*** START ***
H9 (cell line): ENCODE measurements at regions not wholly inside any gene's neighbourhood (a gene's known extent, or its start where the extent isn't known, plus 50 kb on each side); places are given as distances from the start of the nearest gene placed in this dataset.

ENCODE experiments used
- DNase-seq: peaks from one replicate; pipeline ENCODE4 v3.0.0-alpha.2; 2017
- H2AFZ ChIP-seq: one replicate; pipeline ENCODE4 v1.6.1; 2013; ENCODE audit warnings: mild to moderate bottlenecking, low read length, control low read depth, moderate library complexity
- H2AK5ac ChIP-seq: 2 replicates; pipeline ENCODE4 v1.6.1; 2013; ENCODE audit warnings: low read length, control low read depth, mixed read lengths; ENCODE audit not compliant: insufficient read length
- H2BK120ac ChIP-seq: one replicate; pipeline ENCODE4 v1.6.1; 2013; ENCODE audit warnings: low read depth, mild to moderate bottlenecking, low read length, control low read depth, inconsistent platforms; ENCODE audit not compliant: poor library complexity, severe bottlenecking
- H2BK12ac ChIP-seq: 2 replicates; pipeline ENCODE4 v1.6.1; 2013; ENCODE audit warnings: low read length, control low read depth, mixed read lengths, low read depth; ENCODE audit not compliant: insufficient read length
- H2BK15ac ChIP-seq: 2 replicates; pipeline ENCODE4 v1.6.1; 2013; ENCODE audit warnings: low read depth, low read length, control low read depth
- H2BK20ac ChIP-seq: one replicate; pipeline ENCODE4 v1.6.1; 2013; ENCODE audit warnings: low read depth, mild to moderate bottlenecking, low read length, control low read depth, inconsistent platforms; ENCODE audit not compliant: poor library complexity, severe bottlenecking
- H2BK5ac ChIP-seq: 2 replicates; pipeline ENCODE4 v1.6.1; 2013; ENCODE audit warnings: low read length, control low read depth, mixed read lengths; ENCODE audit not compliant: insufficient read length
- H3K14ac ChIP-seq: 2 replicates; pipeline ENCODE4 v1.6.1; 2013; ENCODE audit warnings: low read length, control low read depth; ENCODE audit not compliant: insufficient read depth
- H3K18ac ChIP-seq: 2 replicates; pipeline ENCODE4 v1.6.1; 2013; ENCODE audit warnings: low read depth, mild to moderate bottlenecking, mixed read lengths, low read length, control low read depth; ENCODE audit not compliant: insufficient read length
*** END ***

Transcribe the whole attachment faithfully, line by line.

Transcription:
H9 (cell line): ENCODE measurements at regions not wholly inside any gene's neighbourhood (a gene's known extent, or its start where the extent isn't known, plus 50 kb on each side); places are given as distances from the start of the nearest gene placed in this dataset.

ENCODE experiments used
- DNase-seq: peaks from one replicate; pipeline ENCODE4 v3.0.0-alpha.2; 2017
- H2AFZ ChIP-seq: one replicate; pipeline ENCODE4 v1.6.1; 2013; ENCODE audit warnings: mild to moderate bottlenecking, low read length, control low read depth, moderate library complexity
- H2AK5ac ChIP-seq: 2 replicates; pipeline ENCODE4 v1.6.1; 2013; ENCODE audit warnings: low read length, control low read depth, mixed read lengths; ENCODE audit not compliant: insufficient read length
- H2BK120ac ChIP-seq: one replicate; pipeline ENCODE4 v1.6.1; 2013; ENCODE audit warnings: low read depth, mild to moderate bottlenecking, low read length, control low read depth, inconsistent platforms; ENCODE audit not compliant: poor library complexity, severe bottlenecking
- H2BK12ac ChIP-seq: 2 replicates; pipeline ENCODE4 v1.6.1; 2013; ENCODE audit warnings: low read length, control low read depth, mixed read lengths, low read depth; ENCODE audit not compliant: insufficient read length
- H2BK15ac ChIP-seq: 2 replicates; pipeline ENCODE4 v1.6.1; 2013; ENCODE audit warnings: low read depth, low read length, control low read depth
- H2BK20ac ChIP-seq: one replicate; pipeline ENCODE4 v1.6.1; 2013; ENCODE audit warnings: low read depth, mild to moderate bottlenecking, low read length, control low read depth, inconsistent platforms; ENCODE audit not compliant: poor library complexity, severe bottlenecking
- H2BK5ac ChIP-seq: 2 replicates; pipeline ENCODE4 v1.6.1; 2013; ENCODE audit warnings: low read length, control low read depth, mixed read lengths; ENCODE audit not compliant: insufficient read length
- H3K14ac ChIP-seq: 2 replicates; pipeline ENCODE4 v1.6.1; 2013; ENCODE audit warnings: low read length, control low read depth; ENCODE audit not compliant: insufficient read depth
- H3K18ac ChIP-seq: 2 replicates; pipeline ENCODE4 v1.6.1; 2013; ENCODE audit warnings: low read depth, mild to moderate bottlenecking, mixed read lengths, low read length, control low read depth; ENCODE audit not compliant: insufficient read length